Autonomy and Accountability


Sijbolt Noorda, Terhi Nokkala, Margrit Seckelmann, José Joaquín Brunner, Júlio Pedrosa


19,99 € (110 Seiten, PDF)


  • Academic Autonomy as a Lifelong Learning Process for Universities

    Sijbolt Noorda

    Universities need a fair degree of autonomy to be able to fulfil their mission well. Yet autonomy in itself is not sufficient for success. This article describes three factors that are essential for the success of academic self-government. 1) The missions and profiles of universities are always contextual, so academic autonomy should be practiced as a dynamic project, changing over time and responsive to new demands. 2) Even more important are the internal structure and culture of the autonomous university. Because it is at the same time a complex and a professional organization, academic autonomy should be organized at all levels, in all fields and work processes of the university. 3) Self-government cannot be practiced without changing traditional fragmentary models of academic organization. This requires strong academic leadership at all levels and in all fields.

  • Organisational Autonomy for Flexible Universities – A European Comparison

    Terhi Nokkala

    In the era of globalisation and knowledge-based economy, universities have been vested with the task of economic and social change, and are expected to contribute to the competitiveness of nation-states as well as their local communities. The relationship between the state and universities has been redefined by strengthening universities’ institutional and financial autonomy while increasing their accountability to the state and tax payers. Strong institutional leadership and management, organisational flexibility and a clear institutional mission have been introduced as vital tools for universities to adapt to the changing operational context. Focussing on the organisational autonomy – the university’s ability to define its organisational and governance structures – the paper discusses the ideas of universities needing organisational flexibility and management capacity to operate in an increasingly competitive and challenging environment.

  • Autonomy and Accountability

    Margrit Seckelmann

    Institutions of higher education and research contribute to society by generating new ideas, furthering not only research but societal and economic progress as well. To enhance the quality of research results, scholarship has traditionally been based on freedom of teaching and research – in many countries this is guaranteed by the constitution. In the classical model of research, developed since the 17th century, publishing is the functional precondition for certifying and validating scientific claims. However, for at least a decade now, a “new autonomy” of the university is being sought. The concept of the “unchained university” (Müller-Böling 2000) is one that demands exoneration from state control as well as from corporate regulation. In the course of this paper, different concepts of the autonomy and accountability of science and its participants will be analyzed.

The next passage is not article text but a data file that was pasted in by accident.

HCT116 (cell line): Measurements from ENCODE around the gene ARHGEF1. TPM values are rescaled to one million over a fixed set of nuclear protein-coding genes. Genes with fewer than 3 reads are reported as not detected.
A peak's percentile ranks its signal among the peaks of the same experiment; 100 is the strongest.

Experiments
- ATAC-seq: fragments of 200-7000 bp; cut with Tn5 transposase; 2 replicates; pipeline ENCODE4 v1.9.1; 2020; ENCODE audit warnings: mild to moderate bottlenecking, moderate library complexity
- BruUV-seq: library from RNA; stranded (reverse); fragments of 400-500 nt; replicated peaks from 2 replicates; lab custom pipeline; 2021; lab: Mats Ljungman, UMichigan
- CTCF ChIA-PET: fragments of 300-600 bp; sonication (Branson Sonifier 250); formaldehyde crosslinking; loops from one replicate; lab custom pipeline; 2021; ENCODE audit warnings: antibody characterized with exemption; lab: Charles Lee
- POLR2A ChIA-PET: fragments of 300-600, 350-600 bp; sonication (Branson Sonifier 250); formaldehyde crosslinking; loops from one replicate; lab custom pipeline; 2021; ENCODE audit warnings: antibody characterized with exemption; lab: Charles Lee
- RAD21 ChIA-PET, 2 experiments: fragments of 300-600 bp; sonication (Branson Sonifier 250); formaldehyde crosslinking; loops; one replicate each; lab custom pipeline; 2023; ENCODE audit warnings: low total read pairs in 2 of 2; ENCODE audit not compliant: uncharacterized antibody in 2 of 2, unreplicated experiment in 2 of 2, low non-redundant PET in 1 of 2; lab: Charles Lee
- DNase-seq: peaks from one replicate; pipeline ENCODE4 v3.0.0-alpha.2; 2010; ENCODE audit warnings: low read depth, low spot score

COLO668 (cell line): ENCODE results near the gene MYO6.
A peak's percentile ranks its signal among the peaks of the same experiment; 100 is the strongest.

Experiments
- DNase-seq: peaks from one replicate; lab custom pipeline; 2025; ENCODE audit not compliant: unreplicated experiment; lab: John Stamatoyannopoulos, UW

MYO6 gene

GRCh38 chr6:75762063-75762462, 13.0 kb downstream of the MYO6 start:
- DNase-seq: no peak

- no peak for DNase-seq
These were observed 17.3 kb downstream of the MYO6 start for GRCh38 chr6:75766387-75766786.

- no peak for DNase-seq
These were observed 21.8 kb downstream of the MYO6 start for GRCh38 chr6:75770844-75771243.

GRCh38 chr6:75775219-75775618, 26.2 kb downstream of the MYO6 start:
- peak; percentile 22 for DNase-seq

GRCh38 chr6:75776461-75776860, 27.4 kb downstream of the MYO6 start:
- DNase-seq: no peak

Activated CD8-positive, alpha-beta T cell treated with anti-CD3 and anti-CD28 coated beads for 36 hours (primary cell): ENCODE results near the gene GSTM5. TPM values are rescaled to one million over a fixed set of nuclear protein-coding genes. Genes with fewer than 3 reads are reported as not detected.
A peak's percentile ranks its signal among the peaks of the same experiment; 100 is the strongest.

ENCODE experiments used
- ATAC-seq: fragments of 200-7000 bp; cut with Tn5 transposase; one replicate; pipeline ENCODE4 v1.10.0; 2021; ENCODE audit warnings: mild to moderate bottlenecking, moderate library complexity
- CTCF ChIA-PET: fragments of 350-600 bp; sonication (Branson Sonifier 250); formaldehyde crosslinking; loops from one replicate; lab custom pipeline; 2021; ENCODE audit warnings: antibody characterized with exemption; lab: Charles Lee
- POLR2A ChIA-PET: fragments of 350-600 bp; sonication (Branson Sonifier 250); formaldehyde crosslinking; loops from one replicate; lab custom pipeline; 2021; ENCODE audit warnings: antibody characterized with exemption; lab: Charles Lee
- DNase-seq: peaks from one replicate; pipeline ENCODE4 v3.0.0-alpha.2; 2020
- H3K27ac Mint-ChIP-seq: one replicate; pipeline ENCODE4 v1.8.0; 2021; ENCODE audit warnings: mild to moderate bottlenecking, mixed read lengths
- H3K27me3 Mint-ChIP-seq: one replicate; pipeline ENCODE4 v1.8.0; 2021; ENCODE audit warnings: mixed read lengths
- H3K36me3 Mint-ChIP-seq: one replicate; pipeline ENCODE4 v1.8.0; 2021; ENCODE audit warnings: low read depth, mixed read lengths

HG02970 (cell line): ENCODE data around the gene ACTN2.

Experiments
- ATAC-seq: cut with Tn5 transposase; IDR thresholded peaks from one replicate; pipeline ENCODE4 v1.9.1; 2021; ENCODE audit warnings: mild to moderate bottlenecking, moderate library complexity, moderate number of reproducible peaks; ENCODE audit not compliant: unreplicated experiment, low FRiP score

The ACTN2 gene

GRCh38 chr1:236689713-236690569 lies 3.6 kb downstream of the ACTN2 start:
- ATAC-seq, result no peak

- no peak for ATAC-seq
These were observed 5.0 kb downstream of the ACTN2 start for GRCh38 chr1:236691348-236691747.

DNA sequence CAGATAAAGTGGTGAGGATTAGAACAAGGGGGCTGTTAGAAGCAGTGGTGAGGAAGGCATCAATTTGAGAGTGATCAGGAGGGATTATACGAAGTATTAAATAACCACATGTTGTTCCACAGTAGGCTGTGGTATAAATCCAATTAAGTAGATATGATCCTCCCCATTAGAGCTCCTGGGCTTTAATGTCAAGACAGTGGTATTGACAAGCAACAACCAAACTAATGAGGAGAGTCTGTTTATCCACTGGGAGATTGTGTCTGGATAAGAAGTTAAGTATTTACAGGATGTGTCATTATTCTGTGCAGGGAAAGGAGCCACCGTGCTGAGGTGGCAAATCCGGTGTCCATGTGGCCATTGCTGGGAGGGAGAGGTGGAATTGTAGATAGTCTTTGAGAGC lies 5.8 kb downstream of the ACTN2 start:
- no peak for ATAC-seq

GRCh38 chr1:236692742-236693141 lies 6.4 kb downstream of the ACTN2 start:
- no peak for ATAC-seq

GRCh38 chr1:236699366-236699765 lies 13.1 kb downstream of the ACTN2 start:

• Chile: Challenges to Autonomy and Accountability in a Privatized Context

    José Joaquín Brunner

    This article explores the changing relations between autonomy and control in the highly privatized national higher education system of Chile. It examines how the system was implanted by a military regime committed to neo-liberal economic and social policies by pushing the privatization of tertiary education, and analyzes the system’s evolution after the reestablishment of democracy, through public policies that sought to increase control over markets, university accountability to the State and other external stakeholders, and the capacity for self-regulation by the academic profession. These changes have resulted in close interconnectedness among the higher education institutions, market forces and government policies, which in turn have brought about increasing instability, with tensions and breakdowns at key points and a consequent lack of trust, which will have to be rebuilt.

  • Autonomy and Accountability in University Governance

    Júlio Pedrosa

    The main goal of this article is to analyze and discuss the contexts, the rationale and the challenges associated with integrating autonomy and accountability in university governance. Contexts, concepts and uses of the words governance, university, autonomy and accountability in higher education are revisited. The design and implementation of participatory governance models is seen as a way to call for accountability and for the development of an understanding of the present role of universities.

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